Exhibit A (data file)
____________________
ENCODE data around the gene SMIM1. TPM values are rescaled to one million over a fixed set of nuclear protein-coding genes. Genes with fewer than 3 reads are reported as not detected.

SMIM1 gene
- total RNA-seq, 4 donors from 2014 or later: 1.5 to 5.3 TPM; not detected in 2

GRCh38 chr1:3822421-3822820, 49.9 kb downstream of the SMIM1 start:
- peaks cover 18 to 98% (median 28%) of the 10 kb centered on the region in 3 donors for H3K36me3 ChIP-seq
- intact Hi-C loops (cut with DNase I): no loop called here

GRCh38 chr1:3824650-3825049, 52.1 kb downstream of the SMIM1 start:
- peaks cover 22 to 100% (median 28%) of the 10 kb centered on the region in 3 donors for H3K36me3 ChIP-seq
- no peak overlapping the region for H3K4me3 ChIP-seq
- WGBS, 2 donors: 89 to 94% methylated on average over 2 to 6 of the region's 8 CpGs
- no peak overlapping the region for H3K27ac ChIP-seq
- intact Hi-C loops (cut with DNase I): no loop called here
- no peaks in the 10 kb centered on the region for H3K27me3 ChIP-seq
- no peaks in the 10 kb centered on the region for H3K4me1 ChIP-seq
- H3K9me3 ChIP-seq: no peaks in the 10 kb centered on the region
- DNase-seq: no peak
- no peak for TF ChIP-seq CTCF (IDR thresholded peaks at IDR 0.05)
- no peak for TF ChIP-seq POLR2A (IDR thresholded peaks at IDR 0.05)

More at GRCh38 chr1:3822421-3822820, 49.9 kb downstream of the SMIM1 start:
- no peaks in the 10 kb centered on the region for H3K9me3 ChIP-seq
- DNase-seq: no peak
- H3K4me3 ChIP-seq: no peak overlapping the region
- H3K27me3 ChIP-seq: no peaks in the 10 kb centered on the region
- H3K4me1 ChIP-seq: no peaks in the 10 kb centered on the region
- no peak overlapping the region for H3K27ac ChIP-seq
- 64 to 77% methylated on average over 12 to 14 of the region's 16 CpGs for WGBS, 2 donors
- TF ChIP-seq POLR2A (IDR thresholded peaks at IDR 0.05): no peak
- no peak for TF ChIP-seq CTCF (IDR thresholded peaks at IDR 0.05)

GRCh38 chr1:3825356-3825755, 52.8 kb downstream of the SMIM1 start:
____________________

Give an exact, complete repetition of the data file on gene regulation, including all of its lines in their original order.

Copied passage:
ENCODE data around the gene SMIM1. TPM values are rescaled to one million over a fixed set of nuclear protein-coding genes. Genes with fewer than 3 reads are reported as not detected.

SMIM1 gene
- total RNA-seq, 4 donors from 2014 or later: 1.5 to 5.3 TPM; not detected in 2

GRCh38 chr1:3822421-3822820, 49.9 kb downstream of the SMIM1 start:
- peaks cover 18 to 98% (median 28%) of the 10 kb centered on the region in 3 donors for H3K36me3 ChIP-seq
- intact Hi-C loops (cut with DNase I): no loop called here

GRCh38 chr1:3824650-3825049, 52.1 kb downstream of the SMIM1 start:
- peaks cover 22 to 100% (median 28%) of the 10 kb centered on the region in 3 donors for H3K36me3 ChIP-seq
- no peak overlapping the region for H3K4me3 ChIP-seq
- WGBS, 2 donors: 89 to 94% methylated on average over 2 to 6 of the region's 8 CpGs
- no peak overlapping the region for H3K27ac ChIP-seq
- intact Hi-C loops (cut with DNase I): no loop called here
- no peaks in the 10 kb centered on the region for H3K27me3 ChIP-seq
- no peaks in the 10 kb centered on the region for H3K4me1 ChIP-seq
- H3K9me3 ChIP-seq: no peaks in the 10 kb centered on the region
- DNase-seq: no peak
- no peak for TF ChIP-seq CTCF (IDR thresholded peaks at IDR 0.05)
- no peak for TF ChIP-seq POLR2A (IDR thresholded peaks at IDR 0.05)

More at GRCh38 chr1:3822421-3822820, 49.9 kb downstream of the SMIM1 start:
- no peaks in the 10 kb centered on the region for H3K9me3 ChIP-seq
- DNase-seq: no peak
- H3K4me3 ChIP-seq: no peak overlapping the region
- H3K27me3 ChIP-seq: no peaks in the 10 kb centered on the region
- H3K4me1 ChIP-seq: no peaks in the 10 kb centered on the region
- no peak overlapping the region for H3K27ac ChIP-seq
- 64 to 77% methylated on average over 12 to 14 of the region's 16 CpGs for WGBS, 2 donors
- TF ChIP-seq POLR2A (IDR thresholded peaks at IDR 0.05): no peak
- no peak for TF ChIP-seq CTCF (IDR thresholded peaks at IDR 0.05)

GRCh38 chr1:3825356-3825755, 52.8 kb downstream of the SMIM1 start: